Posts tagged Sofia
Bulgarian photographer Lilyana Karadjova has a feature spread in the October 2010 issue of the new online visual arts magazine “Musetouch”. Just this week, Lilyana was the featured artist here at Made With Passion.
In the magazine article, we learn more about Lilyana, as she talks about herself and her art in her 12 page spread.
Making a good portrait is like traveling in one’s soul.
In the magazine article, readers are treated to some more of Lilyana’s recent, creative portrait pieces.
Check out the magazine in its entirety at Musetouch’s Web site. Lilyana’s spread starts on page 18.
Read more about Lilyana in MWP’s feature article on Lilyana Karadjova, and click on the “I heart this” button to show Lilyana some love.
Lilyana Karadjova is a creative art photographer from Sofia, Bulgaria where her day job is working as a cultural journalist for Novinar, one of the top national daily newspapers of the recently democratic republic. When not writing for the newspaper, Karadjova writes for her own personal discovery, and takes beautiful and tragic photos that reveal her intimate struggle to escape the isolation of a media saturated country.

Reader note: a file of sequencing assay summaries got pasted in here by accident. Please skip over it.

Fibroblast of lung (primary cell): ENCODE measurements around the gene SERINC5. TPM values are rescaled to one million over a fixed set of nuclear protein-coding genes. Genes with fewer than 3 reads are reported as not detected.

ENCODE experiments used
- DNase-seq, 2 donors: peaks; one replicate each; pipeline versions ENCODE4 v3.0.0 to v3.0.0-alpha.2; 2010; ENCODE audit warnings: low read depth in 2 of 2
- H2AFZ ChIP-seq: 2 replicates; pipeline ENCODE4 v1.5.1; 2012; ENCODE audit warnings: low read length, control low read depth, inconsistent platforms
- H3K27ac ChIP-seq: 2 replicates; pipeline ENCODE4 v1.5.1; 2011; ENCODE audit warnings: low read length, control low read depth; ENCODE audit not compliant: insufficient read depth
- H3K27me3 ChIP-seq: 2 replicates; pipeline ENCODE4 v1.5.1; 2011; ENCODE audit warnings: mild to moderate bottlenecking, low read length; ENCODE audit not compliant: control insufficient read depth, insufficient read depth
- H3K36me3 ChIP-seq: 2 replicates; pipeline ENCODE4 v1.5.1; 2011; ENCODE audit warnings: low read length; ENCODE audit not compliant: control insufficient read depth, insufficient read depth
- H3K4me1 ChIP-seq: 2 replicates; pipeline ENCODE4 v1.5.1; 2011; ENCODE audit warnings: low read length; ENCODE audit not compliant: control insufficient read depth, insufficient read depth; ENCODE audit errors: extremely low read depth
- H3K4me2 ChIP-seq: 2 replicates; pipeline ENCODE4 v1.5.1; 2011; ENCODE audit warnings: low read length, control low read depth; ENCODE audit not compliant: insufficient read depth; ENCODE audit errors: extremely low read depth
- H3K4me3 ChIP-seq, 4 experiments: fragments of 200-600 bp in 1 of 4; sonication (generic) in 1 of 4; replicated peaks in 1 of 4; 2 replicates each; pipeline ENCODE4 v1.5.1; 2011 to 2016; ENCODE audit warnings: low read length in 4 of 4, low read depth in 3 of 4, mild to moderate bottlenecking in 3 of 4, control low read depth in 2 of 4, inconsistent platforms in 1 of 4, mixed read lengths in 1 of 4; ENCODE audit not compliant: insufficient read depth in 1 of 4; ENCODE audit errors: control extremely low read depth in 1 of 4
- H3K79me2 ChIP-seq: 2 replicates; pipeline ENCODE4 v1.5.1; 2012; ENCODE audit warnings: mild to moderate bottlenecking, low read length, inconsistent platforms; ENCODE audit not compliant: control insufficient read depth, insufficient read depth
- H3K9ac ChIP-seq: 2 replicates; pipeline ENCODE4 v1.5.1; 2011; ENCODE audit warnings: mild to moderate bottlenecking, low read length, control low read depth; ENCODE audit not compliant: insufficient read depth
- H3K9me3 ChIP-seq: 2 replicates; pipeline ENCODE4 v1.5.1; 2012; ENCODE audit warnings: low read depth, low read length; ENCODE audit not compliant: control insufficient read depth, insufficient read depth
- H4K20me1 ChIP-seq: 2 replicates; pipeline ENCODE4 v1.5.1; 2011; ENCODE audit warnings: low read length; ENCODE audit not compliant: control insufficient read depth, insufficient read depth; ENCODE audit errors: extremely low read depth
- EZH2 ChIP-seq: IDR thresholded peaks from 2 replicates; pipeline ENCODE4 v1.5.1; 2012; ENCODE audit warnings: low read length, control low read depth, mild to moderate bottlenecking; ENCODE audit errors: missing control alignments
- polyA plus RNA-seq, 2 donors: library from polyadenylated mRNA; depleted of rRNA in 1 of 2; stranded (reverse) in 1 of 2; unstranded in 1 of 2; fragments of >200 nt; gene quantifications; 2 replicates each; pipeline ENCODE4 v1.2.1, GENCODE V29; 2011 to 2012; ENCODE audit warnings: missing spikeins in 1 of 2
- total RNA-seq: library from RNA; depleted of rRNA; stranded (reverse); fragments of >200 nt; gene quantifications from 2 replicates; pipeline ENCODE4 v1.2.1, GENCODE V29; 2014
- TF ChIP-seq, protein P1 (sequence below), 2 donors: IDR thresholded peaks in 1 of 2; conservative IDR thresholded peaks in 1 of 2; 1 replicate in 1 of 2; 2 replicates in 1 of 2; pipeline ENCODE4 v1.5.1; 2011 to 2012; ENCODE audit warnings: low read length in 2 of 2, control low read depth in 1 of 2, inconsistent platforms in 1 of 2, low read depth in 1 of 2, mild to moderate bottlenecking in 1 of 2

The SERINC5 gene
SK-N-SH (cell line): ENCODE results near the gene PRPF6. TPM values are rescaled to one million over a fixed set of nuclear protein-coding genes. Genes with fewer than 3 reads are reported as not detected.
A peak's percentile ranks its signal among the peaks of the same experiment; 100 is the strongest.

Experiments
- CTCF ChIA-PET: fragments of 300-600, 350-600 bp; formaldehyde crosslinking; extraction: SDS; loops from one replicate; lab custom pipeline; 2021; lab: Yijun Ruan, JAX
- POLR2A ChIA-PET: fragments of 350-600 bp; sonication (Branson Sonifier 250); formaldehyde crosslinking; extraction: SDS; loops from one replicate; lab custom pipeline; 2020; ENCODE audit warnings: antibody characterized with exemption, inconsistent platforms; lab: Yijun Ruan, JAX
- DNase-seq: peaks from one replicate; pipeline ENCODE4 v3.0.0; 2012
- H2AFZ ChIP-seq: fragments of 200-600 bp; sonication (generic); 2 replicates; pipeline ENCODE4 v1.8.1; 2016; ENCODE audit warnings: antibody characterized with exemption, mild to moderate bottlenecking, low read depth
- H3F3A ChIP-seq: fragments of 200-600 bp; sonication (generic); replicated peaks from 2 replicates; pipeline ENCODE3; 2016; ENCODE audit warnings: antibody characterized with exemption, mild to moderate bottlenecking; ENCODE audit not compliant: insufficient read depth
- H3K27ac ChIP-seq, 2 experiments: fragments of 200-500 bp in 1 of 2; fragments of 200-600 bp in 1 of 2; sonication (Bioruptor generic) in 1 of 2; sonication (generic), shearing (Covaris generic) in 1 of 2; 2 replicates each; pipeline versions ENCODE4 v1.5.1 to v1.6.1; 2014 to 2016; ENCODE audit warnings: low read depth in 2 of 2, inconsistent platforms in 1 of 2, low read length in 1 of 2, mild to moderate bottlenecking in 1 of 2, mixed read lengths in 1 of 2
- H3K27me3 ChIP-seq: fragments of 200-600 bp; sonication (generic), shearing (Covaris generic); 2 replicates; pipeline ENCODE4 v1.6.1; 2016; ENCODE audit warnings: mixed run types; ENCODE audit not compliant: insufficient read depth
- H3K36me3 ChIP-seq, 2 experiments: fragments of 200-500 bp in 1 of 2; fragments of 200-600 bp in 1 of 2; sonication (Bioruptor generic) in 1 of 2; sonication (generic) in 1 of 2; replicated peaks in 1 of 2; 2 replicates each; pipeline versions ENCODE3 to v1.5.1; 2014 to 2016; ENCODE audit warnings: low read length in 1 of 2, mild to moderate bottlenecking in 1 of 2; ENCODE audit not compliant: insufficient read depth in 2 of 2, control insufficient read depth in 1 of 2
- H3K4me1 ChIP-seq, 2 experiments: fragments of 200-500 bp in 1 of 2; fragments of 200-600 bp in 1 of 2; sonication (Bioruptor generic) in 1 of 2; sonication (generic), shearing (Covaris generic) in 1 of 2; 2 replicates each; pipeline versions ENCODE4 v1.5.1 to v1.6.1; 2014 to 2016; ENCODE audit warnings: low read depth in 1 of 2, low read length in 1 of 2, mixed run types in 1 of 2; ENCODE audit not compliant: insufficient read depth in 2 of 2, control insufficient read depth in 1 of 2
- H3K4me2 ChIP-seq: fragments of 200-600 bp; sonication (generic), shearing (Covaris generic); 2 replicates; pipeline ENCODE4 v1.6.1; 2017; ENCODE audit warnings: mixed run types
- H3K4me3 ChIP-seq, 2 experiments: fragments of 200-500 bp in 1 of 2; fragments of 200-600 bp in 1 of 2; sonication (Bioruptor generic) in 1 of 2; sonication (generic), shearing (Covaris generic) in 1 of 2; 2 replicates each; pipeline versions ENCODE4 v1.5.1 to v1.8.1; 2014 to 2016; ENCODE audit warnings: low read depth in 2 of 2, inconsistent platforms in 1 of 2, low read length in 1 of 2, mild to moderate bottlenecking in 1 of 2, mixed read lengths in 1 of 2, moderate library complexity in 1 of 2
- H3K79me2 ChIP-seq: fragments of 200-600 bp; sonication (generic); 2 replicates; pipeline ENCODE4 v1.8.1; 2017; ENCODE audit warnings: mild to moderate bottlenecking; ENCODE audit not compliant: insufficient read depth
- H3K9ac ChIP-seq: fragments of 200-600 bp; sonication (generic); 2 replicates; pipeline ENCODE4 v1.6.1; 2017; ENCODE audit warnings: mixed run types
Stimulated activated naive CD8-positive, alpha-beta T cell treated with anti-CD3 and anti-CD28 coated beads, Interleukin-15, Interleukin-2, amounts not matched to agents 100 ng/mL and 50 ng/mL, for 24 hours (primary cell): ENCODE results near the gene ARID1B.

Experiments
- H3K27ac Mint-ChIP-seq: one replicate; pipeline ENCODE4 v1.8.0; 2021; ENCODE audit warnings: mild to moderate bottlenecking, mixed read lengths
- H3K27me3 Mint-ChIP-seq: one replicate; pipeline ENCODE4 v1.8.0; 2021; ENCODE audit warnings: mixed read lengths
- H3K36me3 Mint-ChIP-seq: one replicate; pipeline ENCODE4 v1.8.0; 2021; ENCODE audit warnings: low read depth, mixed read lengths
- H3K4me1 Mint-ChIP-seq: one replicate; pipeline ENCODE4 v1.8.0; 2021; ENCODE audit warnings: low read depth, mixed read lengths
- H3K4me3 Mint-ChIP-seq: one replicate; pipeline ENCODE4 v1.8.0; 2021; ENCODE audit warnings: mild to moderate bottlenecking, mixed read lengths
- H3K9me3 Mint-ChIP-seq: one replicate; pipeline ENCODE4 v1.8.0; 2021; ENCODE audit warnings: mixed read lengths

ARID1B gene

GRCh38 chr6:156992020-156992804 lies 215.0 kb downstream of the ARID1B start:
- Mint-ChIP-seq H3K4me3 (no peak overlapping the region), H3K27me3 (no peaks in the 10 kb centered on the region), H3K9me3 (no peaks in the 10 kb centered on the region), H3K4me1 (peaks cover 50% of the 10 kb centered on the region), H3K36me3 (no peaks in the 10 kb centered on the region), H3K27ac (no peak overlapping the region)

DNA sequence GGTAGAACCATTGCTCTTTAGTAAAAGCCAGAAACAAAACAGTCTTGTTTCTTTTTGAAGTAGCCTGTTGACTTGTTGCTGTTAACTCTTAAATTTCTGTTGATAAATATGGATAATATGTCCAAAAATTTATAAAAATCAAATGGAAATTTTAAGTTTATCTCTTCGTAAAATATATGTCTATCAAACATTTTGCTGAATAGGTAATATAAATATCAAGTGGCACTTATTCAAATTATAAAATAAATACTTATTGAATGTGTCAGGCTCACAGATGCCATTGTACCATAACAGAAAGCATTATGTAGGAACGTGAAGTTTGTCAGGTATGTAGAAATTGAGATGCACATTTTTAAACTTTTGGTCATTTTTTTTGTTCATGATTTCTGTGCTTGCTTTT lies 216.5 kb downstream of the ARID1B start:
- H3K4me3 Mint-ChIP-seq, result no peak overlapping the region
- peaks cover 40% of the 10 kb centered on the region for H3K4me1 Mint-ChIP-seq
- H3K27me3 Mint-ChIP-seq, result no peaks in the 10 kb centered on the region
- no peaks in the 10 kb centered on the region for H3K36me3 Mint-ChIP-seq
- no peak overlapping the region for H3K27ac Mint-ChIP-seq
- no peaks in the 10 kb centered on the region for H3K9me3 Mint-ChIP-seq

As part of the country’s long transition from Communist control to a democratic market economy, Bulgaria legally established freedom of the press from government censorship only ten years ago. This drastic change resulted in a media explosion in Bulgaria that is only now tapering off due to a struggling economy. The 2008 KAS Democracy Report by German political reform organization Konrad-Adenauer-Stiftung, reports that Bulgarians are exposed to one of the largest number of daily newspapers per capita and watch more television than any other European people.